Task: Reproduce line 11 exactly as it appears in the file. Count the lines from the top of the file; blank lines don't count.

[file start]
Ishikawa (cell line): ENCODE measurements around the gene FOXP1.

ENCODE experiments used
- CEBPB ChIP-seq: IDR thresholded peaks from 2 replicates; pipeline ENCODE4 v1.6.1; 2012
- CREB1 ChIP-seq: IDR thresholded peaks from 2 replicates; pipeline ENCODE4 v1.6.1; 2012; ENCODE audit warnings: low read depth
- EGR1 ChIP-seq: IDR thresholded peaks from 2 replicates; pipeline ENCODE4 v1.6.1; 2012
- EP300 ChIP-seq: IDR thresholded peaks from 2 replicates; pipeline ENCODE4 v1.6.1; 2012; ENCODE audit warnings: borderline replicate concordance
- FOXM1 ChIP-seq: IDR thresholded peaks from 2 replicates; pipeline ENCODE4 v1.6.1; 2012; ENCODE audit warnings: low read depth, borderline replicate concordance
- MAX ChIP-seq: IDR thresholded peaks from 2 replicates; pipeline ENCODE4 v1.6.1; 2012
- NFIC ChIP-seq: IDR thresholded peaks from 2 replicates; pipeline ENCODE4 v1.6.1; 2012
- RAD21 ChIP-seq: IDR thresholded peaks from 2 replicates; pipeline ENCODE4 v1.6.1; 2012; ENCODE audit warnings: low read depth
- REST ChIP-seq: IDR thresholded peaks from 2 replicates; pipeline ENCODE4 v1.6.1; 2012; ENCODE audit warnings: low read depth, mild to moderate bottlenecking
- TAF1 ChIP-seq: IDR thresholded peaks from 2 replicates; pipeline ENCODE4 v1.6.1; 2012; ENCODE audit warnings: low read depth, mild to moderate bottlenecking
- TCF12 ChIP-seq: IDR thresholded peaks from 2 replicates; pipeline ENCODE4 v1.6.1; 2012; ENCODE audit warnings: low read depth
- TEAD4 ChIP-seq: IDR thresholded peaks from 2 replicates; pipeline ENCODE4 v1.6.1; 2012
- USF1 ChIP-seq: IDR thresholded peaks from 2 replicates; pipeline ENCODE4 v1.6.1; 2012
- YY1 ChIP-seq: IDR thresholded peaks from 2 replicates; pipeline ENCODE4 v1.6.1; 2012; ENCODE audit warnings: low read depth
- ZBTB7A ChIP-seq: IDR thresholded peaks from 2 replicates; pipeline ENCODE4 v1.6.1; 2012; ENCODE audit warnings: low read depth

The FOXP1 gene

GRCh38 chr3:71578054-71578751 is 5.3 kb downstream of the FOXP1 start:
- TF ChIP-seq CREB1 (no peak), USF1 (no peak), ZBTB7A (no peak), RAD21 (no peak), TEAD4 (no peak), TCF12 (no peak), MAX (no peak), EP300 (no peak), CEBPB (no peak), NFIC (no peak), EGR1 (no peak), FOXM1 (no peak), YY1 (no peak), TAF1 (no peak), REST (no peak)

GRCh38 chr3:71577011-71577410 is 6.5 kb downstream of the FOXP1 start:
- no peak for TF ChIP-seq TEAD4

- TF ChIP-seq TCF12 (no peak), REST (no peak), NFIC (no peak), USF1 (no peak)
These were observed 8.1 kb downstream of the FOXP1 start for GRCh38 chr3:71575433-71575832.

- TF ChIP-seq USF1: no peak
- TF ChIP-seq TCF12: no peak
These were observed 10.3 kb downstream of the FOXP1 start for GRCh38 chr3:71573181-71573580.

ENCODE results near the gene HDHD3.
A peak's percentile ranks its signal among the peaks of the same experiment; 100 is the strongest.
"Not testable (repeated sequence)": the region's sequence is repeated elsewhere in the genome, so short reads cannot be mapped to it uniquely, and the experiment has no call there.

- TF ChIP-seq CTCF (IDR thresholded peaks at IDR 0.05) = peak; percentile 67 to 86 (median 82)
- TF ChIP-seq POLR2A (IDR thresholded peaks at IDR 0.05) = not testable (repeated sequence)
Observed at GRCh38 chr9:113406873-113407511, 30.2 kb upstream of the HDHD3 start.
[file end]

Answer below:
- REST ChIP-seq: IDR thresholded peaks from 2 replicates; pipeline ENCODE4 v1.6.1; 2012; ENCODE audit warnings: low read depth, mild to moderate bottlenecking